We arrived in Khotan around 11 PM. Our new guide, Gul, met us at the airport but we weren’t feeling too social just then. After a long bus ride through dark streets, we pulled up at the Khotan Hotel. Intent on finding our rooms and hitting the sack, we didn’t linger in the darkened, deserted lobby, but I noticed uneasily that the hotel plaque behind the lobby desk bore just TWO stars - not the three listed on our itinerary. The state of the rooms didn’t reassure me, but at that point we were too tired to care.
The next morning, we started to explore. The girls were entertained by the hotel’s kitschy air, abundant Chinglish, and the general foreignness of everything.
They showed off the hotel’s “grapery playground” and vamped around with a broom before we said a real hello to our Uighur guide, Gul, and learned that my suspicions about our hotel were in fact correct: we had originally been booked into the local three-star hotel, but when the provincial Party secretary decided to spend his October 1 holiday in Khotan and took over that hotel with his entourage, we lowly foreigners got bumped to the two-star place. Hmm. As Gul said fatalistically, “meiyou banfa,” the common Chinese expression for “nothin’ you can do about it.”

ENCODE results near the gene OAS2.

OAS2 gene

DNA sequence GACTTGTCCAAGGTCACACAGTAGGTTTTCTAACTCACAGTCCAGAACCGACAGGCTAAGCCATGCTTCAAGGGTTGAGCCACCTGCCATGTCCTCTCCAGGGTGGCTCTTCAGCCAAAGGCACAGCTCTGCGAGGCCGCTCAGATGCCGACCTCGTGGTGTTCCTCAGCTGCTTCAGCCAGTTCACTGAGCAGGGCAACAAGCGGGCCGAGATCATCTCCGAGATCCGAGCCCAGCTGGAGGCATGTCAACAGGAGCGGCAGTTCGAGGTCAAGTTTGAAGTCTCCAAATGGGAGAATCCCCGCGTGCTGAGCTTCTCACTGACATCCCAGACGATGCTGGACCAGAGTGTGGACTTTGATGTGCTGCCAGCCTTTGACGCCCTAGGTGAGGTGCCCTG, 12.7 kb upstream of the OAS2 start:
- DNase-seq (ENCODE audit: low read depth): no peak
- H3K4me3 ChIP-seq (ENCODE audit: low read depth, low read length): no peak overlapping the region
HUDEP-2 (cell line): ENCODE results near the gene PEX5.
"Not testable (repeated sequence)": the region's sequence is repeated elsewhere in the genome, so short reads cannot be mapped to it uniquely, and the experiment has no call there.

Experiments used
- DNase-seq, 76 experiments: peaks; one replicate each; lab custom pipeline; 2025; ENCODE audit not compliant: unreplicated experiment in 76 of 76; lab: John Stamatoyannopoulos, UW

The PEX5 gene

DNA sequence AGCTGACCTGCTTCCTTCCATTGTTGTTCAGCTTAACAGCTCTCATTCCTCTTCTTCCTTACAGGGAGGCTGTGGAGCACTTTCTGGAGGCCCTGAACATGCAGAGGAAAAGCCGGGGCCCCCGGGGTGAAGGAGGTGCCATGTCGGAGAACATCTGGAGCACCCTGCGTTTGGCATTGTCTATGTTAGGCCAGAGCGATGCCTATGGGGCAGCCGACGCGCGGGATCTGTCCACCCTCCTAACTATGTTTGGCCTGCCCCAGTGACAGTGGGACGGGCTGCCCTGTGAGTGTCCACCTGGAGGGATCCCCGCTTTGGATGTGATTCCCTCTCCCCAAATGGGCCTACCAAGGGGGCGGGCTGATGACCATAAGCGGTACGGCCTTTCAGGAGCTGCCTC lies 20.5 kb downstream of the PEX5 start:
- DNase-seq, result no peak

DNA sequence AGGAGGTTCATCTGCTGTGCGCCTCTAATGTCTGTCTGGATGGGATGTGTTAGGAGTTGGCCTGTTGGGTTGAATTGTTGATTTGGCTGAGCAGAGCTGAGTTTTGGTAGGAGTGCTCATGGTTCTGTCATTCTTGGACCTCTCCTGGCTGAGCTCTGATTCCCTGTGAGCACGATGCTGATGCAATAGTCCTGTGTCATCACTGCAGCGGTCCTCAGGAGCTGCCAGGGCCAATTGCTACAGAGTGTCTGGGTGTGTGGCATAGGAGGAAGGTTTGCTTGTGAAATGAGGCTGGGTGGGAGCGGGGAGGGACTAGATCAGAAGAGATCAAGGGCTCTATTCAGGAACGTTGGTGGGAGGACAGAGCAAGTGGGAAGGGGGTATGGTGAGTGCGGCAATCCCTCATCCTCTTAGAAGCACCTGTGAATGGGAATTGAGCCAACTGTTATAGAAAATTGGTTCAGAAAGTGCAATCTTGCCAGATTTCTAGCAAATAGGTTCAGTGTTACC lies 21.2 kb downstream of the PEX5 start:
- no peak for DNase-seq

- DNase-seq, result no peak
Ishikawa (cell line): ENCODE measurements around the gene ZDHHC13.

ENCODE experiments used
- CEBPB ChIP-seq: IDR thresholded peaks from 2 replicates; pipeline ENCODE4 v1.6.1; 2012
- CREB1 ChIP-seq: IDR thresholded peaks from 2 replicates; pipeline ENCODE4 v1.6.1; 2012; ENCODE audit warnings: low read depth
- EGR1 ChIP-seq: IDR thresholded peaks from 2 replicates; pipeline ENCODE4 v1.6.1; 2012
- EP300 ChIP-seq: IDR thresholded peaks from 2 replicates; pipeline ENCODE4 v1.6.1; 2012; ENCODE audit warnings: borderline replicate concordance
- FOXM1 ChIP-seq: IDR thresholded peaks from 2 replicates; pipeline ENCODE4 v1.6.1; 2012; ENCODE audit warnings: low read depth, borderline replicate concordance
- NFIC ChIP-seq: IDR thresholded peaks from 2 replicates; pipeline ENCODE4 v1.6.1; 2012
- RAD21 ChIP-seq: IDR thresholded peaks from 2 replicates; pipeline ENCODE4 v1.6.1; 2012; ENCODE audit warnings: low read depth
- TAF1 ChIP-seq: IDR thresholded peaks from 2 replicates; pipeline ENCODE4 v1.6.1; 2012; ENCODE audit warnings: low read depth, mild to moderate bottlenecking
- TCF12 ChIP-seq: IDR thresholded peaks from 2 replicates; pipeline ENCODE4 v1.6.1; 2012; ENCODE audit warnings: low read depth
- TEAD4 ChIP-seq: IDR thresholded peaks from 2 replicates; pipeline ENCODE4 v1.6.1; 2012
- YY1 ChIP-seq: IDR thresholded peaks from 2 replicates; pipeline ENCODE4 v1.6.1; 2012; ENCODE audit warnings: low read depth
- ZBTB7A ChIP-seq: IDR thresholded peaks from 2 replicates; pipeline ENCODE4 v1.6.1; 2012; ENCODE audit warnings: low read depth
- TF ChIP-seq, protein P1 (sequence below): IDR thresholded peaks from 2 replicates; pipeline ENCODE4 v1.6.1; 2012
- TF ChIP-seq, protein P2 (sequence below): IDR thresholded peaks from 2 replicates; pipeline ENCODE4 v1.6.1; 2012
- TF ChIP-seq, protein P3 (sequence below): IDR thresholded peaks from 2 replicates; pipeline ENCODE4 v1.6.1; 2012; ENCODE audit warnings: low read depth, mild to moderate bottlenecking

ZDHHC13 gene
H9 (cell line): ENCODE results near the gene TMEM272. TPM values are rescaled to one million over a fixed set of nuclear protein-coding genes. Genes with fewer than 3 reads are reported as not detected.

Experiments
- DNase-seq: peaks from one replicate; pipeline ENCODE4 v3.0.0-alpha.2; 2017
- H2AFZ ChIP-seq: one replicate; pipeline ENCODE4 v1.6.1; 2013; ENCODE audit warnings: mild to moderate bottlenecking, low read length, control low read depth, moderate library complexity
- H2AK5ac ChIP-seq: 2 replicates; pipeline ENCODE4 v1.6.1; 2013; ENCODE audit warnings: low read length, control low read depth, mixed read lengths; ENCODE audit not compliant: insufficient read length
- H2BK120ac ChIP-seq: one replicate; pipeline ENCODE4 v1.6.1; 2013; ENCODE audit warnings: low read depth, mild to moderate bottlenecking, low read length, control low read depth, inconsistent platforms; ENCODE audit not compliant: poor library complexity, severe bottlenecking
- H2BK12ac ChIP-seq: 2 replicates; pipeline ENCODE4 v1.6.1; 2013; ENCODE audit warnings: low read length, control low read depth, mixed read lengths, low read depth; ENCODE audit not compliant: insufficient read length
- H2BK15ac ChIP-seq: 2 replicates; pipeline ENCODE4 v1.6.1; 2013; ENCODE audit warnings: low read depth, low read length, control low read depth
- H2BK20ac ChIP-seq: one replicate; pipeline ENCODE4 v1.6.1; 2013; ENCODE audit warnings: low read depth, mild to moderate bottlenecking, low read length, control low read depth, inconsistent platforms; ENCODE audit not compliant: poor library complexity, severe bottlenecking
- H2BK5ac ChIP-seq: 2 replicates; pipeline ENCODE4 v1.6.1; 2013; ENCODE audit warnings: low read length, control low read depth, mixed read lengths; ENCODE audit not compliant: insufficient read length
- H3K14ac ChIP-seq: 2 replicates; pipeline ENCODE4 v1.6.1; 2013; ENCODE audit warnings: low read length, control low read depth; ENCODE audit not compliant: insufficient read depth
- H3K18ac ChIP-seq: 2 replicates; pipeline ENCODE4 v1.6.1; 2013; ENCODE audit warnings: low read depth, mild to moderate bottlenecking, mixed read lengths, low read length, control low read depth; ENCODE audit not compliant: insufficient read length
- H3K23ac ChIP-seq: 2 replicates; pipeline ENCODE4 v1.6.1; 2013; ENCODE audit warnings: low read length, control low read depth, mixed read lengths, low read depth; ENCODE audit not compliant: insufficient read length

Beijing’s program of making Xinjiang more Chinese had brought many Han people to the bigger cities of Urumqi and Kashgar, but far fewer had found their way to Khotan. We noticed the difference immediately – while the streets of Urumqi reminded us very much of Beijing as we maneuvered through crowds of Chinese, the faces of Khotan’s people were unmistakably Central Asian:
Right after faces, we started noticing the wide variety of headgear sported by Uighur men. Gul could tell what region a man was from by his choice of hat. Every man wore one virtually all the time.
More on hats later. MUCH